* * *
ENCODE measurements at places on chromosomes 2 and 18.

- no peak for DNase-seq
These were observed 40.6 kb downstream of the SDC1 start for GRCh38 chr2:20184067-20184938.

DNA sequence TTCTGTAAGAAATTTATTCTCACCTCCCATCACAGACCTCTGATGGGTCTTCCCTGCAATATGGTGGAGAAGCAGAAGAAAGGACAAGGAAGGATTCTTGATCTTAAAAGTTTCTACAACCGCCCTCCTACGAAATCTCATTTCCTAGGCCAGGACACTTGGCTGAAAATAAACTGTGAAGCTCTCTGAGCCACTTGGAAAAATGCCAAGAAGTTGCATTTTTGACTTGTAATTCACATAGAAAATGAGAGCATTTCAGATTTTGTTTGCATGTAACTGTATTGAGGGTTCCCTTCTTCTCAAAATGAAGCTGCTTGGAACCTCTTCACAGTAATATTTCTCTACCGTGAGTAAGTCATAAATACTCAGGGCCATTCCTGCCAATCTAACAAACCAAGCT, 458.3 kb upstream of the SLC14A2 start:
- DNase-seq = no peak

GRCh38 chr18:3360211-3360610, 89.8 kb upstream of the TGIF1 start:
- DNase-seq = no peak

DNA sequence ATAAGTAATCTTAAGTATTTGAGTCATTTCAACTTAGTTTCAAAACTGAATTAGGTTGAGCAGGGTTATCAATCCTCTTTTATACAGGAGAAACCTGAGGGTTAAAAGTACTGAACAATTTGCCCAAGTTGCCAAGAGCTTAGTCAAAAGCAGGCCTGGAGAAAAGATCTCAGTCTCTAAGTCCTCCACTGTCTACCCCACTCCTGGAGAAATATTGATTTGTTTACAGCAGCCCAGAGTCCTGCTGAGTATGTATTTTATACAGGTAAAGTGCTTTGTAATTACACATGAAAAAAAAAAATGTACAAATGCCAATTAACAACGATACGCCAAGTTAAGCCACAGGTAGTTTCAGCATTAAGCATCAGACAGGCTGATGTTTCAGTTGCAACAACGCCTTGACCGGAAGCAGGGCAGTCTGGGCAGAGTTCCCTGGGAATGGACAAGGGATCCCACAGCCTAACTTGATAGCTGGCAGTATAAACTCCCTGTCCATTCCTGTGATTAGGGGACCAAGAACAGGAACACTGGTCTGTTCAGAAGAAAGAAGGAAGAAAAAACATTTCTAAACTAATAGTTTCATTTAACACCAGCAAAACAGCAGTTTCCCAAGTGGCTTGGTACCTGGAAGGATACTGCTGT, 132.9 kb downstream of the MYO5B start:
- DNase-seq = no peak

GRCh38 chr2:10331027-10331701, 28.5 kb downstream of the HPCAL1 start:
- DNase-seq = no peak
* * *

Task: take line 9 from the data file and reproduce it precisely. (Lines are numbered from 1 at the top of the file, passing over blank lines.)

- DNase-seq = no peak